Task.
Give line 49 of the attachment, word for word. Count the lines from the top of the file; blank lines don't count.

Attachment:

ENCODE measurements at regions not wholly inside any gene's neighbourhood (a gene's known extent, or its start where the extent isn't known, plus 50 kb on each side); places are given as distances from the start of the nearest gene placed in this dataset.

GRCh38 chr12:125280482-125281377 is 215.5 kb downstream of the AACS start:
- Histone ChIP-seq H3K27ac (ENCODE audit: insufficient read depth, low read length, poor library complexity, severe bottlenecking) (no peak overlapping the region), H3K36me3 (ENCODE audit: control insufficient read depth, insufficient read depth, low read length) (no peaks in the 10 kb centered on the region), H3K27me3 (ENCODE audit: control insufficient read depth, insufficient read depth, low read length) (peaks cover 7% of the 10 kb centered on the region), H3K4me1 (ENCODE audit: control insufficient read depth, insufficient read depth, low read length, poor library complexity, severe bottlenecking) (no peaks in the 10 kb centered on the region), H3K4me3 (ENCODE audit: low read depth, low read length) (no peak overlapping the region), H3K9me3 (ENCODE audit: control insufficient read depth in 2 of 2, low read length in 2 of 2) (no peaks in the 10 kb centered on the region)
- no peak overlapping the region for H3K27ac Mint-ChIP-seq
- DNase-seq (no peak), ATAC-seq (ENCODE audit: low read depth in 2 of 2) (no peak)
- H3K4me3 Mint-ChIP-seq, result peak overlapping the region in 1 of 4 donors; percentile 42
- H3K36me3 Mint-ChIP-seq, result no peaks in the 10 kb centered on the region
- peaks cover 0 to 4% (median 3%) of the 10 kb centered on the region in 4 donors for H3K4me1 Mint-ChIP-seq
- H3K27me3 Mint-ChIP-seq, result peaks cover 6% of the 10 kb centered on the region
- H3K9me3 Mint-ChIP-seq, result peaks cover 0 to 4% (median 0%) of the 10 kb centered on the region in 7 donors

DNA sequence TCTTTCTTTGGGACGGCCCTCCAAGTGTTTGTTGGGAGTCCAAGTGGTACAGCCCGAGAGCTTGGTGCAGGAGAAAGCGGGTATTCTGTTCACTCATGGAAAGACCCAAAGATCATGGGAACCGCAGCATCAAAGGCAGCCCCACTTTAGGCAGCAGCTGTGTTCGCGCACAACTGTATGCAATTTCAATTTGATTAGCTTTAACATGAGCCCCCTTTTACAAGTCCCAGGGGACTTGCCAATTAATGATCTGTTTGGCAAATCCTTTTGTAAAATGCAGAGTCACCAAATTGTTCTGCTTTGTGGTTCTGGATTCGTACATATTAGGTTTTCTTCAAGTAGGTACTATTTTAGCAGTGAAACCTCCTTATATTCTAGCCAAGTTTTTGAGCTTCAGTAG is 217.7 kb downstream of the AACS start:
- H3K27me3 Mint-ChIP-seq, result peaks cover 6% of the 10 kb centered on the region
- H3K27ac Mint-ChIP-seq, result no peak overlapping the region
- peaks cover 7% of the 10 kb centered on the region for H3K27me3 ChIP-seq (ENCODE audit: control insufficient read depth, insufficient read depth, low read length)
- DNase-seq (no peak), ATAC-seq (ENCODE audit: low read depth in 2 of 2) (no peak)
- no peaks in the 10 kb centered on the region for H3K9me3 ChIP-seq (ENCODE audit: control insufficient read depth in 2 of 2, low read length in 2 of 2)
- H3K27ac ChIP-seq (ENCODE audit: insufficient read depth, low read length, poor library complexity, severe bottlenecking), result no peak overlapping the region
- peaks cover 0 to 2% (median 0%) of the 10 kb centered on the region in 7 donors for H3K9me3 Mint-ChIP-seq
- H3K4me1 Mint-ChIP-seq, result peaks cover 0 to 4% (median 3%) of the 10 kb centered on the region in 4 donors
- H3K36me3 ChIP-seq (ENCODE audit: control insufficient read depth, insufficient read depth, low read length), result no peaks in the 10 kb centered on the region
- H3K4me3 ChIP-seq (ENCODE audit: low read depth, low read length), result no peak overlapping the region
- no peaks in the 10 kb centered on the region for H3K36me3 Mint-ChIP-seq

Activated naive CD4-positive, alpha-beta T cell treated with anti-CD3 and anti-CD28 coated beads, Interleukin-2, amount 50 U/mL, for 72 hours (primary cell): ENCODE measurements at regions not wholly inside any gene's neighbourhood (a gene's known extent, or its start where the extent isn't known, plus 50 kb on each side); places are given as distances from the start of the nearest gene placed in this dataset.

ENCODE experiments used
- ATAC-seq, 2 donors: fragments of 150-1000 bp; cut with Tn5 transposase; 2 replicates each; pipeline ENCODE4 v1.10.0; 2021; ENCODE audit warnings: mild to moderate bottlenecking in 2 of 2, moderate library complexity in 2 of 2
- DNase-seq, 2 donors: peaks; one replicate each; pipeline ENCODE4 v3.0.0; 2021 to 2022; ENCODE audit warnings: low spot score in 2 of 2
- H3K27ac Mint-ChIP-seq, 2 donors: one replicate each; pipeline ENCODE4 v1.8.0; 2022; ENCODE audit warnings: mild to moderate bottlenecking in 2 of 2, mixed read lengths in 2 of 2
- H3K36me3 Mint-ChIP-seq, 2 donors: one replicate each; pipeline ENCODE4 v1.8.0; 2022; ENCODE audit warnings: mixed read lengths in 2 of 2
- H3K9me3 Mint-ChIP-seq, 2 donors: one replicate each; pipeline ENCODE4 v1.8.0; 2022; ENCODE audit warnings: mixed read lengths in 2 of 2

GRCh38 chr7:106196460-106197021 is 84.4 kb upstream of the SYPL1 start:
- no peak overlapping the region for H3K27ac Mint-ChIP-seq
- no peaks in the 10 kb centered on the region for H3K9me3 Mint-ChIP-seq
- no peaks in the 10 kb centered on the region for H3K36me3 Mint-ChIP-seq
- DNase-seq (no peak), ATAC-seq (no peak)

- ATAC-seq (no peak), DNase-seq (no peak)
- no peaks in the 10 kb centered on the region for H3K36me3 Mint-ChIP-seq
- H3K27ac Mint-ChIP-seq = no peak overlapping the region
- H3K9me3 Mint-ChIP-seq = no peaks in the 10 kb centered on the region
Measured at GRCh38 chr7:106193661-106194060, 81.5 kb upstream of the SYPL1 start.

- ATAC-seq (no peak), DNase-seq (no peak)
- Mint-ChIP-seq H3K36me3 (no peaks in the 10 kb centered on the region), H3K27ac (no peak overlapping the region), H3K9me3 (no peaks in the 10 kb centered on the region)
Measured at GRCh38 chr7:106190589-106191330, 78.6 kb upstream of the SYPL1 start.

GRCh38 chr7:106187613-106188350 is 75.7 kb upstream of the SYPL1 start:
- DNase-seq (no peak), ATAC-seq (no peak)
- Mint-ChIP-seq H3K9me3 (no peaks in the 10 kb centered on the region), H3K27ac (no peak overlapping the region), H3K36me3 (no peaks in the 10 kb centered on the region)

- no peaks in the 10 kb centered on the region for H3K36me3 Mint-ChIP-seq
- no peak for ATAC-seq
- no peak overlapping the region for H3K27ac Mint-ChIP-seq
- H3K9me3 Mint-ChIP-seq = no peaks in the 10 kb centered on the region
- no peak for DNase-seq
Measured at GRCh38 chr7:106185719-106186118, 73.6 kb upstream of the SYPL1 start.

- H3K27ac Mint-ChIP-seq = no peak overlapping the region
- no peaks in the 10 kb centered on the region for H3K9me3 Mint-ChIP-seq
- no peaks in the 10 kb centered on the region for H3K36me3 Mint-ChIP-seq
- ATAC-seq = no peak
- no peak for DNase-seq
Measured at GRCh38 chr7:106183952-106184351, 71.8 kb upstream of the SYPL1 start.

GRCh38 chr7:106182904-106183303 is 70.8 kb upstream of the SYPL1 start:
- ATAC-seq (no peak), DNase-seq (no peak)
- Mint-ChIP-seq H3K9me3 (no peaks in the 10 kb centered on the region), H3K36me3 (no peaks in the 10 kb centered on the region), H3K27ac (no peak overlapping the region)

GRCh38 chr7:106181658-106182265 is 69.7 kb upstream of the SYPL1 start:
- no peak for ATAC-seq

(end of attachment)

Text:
- H3K9me3 Mint-ChIP-seq = no peaks in the 10 kb centered on the region